Dana Milbank of the Washington Post recently wrote an article claiming that, in short, President Obama’s education policies are a continuation and expansion of President Bush’s policies that emphasized testing. John Podesta, President of the Center for American Progress responded in the Post that the President is using a variety of policies that challenge the “status quo.”
We think that John Podesta got it right: President Obama has a robust education reform agenda that is broader than testing.
However, we also think Dana Milbank is right: the President has used the bully pulpit to emphasize a limited set of reform strategies, especially more testing.
So where’s the disconnect? We think it’s in the messaging. The Administration has offered a limited set of priorities in public appearances and the media. At the same time, they have been quite willing to very publicly challenge teacher unions, civil rights groups, and anyone else they claim is protecting the so-called “status quo.”
Yet, less known is that they have a broader strategy that supports comprehensive approaches to school reform. The Administration supports and has sought funding for comprehensive strategies such as community schools and Promise Neighborhoods. They are also working to create stronger collaborations across federal agencies (e.g., HHS, Department of Agriculture, HUD) to ensure that our youth and families have the supports and opportunities they need to be successful.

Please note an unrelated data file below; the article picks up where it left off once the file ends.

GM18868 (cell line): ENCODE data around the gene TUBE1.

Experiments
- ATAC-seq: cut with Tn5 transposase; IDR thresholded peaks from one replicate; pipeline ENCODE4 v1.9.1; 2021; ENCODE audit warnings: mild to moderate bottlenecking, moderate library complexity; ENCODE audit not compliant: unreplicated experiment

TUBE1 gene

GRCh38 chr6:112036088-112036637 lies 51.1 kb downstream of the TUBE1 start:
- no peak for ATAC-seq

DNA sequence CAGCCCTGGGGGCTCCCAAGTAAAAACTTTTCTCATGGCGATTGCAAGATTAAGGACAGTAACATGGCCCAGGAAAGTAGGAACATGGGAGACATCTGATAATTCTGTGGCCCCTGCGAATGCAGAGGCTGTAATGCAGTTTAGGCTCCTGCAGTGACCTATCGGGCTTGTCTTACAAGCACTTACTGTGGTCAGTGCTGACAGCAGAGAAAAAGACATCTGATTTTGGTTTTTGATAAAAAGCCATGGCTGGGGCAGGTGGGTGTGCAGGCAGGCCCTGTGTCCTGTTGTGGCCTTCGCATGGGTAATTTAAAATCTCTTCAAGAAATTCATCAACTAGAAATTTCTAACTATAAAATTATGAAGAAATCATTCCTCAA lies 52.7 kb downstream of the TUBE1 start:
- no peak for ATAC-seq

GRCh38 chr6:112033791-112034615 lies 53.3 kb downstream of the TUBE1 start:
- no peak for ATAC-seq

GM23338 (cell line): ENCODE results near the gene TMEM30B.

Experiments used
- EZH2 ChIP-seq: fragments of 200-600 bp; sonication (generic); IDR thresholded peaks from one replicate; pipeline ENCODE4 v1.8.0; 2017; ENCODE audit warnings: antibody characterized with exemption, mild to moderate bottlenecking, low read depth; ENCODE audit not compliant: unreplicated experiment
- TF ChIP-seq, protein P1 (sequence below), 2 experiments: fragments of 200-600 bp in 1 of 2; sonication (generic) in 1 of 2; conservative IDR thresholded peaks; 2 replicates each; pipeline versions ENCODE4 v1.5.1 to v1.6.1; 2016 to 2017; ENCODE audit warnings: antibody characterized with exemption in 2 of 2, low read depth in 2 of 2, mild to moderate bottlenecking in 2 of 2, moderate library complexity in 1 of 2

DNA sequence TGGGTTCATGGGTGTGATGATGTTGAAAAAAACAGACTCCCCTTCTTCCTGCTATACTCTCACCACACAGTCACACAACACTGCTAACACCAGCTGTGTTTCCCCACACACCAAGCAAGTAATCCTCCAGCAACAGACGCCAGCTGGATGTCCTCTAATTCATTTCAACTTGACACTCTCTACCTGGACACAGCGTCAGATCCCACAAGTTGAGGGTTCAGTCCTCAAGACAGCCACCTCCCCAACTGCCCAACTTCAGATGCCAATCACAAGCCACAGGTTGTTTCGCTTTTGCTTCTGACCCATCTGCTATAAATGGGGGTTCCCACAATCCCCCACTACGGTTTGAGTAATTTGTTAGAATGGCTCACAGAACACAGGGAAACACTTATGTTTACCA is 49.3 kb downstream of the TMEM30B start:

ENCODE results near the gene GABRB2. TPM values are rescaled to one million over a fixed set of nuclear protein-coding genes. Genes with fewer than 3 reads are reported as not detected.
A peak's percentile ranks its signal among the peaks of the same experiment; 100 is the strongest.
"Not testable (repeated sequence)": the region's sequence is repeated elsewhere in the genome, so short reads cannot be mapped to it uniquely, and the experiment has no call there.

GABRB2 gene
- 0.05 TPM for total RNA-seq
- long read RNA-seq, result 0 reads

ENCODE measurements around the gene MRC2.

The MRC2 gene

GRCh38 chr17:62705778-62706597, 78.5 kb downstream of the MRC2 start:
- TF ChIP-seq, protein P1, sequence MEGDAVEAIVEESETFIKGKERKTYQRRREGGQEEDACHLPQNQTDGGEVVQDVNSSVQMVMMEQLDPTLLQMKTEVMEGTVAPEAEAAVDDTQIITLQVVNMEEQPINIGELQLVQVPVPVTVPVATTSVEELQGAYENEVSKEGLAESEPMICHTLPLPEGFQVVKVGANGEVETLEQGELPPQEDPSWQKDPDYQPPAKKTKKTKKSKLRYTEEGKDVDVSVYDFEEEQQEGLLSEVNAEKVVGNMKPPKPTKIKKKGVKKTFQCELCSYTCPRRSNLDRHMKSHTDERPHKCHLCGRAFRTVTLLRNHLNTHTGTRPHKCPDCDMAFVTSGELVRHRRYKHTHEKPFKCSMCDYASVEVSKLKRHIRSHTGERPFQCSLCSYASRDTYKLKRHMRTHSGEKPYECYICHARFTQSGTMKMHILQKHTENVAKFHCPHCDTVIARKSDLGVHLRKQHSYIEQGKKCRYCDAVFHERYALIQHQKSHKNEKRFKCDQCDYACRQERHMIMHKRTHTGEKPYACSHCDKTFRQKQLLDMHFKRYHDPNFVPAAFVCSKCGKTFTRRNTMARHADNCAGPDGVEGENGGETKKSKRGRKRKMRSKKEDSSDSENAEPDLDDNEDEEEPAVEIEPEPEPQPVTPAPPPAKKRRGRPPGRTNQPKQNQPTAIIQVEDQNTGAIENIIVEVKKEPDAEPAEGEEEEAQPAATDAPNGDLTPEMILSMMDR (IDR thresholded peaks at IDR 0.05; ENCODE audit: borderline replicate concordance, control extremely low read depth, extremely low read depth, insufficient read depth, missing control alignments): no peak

Further, they have allocated a great deal of money to support local innovations through i3, RTT, and SIG. Districts, states, CBOs, and higher education institutions will have resources to develop innovative strategies that meet local needs of students, families, and communities. In Evansville, IN, one school is using its SIG grant to engage the community, to provide more time for student learning, and to provide social services for families and students. In Massachusetts, their winning Race to the Top application includes funding for “Integrated community support for students’ social, emotional, and health needs.” Secretary Duncan said, “Grant programs unleash creativity and innovation.” The Administration is counting on and funding local innovations that go beyond testing to improve outcomes for students.
We hope that the President and Secretary will highlight these innovative strategies to fully shed light on the reforms they truly want – reforms that go beyond an over-reliance on testing. Unless they do so, the strategies that they’ve chosen to highlight thus far will continue to send the message to Milbank and many others, including key supporters of the President who expected change in education policy, that the Administration is stuck in producing more of the same. The Administration must use their bully pulpit to vocalize a broad results-based framework that includes achievement, but also other outcomes we care about for our children including health and employment. We need a comprehensive set of strategies to solve our most complex problems. The President and Secretary, believers in a comprehensive approach, need to do a better job communicating that to an education reform community looking for direction.
Shital C. Shah